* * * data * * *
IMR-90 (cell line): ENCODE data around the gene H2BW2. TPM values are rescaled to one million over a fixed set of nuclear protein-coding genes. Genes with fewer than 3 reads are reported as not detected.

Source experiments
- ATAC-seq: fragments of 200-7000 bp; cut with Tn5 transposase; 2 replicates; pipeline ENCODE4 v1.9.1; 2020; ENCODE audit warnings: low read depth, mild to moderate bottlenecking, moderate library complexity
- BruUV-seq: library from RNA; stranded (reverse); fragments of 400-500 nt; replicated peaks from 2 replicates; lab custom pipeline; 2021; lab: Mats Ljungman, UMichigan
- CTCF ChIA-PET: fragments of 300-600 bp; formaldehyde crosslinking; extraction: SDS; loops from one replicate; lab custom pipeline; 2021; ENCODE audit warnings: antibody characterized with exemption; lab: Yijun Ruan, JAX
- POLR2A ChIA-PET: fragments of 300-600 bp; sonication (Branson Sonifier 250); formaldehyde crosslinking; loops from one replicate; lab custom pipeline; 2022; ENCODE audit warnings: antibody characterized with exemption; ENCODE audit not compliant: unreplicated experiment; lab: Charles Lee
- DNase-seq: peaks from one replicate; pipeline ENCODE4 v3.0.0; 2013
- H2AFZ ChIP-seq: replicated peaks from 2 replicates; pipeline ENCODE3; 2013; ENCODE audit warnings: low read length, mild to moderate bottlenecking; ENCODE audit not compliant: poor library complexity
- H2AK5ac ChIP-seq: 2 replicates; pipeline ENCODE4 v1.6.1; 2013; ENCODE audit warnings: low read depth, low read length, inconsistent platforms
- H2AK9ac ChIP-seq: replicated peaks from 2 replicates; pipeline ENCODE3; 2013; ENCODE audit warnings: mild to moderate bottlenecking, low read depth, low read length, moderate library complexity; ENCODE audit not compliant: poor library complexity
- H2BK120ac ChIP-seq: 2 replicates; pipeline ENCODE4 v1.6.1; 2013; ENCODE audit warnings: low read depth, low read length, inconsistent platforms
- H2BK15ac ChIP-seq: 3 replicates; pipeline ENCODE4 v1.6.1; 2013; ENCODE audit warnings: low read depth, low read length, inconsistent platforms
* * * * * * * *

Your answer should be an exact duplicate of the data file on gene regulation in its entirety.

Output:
IMR-90 (cell line): ENCODE data around the gene H2BW2. TPM values are rescaled to one million over a fixed set of nuclear protein-coding genes. Genes with fewer than 3 reads are reported as not detected.

Source experiments
- ATAC-seq: fragments of 200-7000 bp; cut with Tn5 transposase; 2 replicates; pipeline ENCODE4 v1.9.1; 2020; ENCODE audit warnings: low read depth, mild to moderate bottlenecking, moderate library complexity
- BruUV-seq: library from RNA; stranded (reverse); fragments of 400-500 nt; replicated peaks from 2 replicates; lab custom pipeline; 2021; lab: Mats Ljungman, UMichigan
- CTCF ChIA-PET: fragments of 300-600 bp; formaldehyde crosslinking; extraction: SDS; loops from one replicate; lab custom pipeline; 2021; ENCODE audit warnings: antibody characterized with exemption; lab: Yijun Ruan, JAX
- POLR2A ChIA-PET: fragments of 300-600 bp; sonication (Branson Sonifier 250); formaldehyde crosslinking; loops from one replicate; lab custom pipeline; 2022; ENCODE audit warnings: antibody characterized with exemption; ENCODE audit not compliant: unreplicated experiment; lab: Charles Lee
- DNase-seq: peaks from one replicate; pipeline ENCODE4 v3.0.0; 2013
- H2AFZ ChIP-seq: replicated peaks from 2 replicates; pipeline ENCODE3; 2013; ENCODE audit warnings: low read length, mild to moderate bottlenecking; ENCODE audit not compliant: poor library complexity
- H2AK5ac ChIP-seq: 2 replicates; pipeline ENCODE4 v1.6.1; 2013; ENCODE audit warnings: low read depth, low read length, inconsistent platforms
- H2AK9ac ChIP-seq: replicated peaks from 2 replicates; pipeline ENCODE3; 2013; ENCODE audit warnings: mild to moderate bottlenecking, low read depth, low read length, moderate library complexity; ENCODE audit not compliant: poor library complexity
- H2BK120ac ChIP-seq: 2 replicates; pipeline ENCODE4 v1.6.1; 2013; ENCODE audit warnings: low read depth, low read length, inconsistent platforms
- H2BK15ac ChIP-seq: 3 replicates; pipeline ENCODE4 v1.6.1; 2013; ENCODE audit warnings: low read depth, low read length, inconsistent platforms